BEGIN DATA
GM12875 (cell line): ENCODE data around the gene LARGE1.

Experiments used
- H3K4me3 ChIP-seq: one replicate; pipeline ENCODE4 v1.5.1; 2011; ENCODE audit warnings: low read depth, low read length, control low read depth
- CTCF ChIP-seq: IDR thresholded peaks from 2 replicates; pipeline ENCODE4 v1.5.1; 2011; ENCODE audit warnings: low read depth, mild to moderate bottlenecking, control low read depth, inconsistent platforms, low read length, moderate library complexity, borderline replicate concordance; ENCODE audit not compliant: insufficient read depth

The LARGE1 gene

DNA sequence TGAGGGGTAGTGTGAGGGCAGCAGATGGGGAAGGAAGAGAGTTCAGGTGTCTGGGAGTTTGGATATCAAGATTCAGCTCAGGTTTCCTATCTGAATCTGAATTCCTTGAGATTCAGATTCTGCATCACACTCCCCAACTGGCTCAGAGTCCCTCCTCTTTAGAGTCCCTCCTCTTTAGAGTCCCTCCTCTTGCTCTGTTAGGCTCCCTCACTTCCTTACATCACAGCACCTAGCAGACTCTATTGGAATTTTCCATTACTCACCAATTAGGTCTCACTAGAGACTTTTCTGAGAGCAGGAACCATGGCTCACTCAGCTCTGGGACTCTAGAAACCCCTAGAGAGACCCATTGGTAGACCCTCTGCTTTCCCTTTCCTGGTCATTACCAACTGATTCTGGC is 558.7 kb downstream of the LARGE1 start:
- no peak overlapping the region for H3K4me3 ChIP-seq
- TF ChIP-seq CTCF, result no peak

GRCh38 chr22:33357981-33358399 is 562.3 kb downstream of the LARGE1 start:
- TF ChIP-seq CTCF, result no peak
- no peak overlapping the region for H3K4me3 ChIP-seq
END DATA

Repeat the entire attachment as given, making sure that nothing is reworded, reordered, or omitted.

GM12875 (cell line): ENCODE data around the gene LARGE1.

Experiments used
- H3K4me3 ChIP-seq: one replicate; pipeline ENCODE4 v1.5.1; 2011; ENCODE audit warnings: low read depth, low read length, control low read depth
- CTCF ChIP-seq: IDR thresholded peaks from 2 replicates; pipeline ENCODE4 v1.5.1; 2011; ENCODE audit warnings: low read depth, mild to moderate bottlenecking, control low read depth, inconsistent platforms, low read length, moderate library complexity, borderline replicate concordance; ENCODE audit not compliant: insufficient read depth

The LARGE1 gene

DNA sequence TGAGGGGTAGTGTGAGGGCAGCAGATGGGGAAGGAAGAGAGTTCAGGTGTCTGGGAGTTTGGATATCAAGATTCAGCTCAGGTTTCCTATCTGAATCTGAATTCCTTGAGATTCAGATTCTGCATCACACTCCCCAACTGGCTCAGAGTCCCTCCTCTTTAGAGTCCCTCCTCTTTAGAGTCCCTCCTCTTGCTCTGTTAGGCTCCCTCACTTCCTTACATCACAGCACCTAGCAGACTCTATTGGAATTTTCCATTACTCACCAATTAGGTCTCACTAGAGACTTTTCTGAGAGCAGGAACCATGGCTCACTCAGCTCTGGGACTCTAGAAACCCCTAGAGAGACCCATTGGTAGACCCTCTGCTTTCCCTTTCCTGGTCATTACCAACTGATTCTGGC is 558.7 kb downstream of the LARGE1 start:
- no peak overlapping the region for H3K4me3 ChIP-seq
- TF ChIP-seq CTCF, result no peak

GRCh38 chr22:33357981-33358399 is 562.3 kb downstream of the LARGE1 start:
- TF ChIP-seq CTCF, result no peak
- no peak overlapping the region for H3K4me3 ChIP-seq